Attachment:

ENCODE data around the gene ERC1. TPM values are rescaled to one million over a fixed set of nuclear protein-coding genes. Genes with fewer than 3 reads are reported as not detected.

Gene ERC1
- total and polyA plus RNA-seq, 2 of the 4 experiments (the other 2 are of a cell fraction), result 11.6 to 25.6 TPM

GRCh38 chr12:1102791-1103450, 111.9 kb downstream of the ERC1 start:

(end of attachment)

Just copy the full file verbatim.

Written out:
ENCODE data around the gene ERC1. TPM values are rescaled to one million over a fixed set of nuclear protein-coding genes. Genes with fewer than 3 reads are reported as not detected.

Gene ERC1
- total and polyA plus RNA-seq, 2 of the 4 experiments (the other 2 are of a cell fraction), result 11.6 to 25.6 TPM

GRCh38 chr12:1102791-1103450, 111.9 kb downstream of the ERC1 start: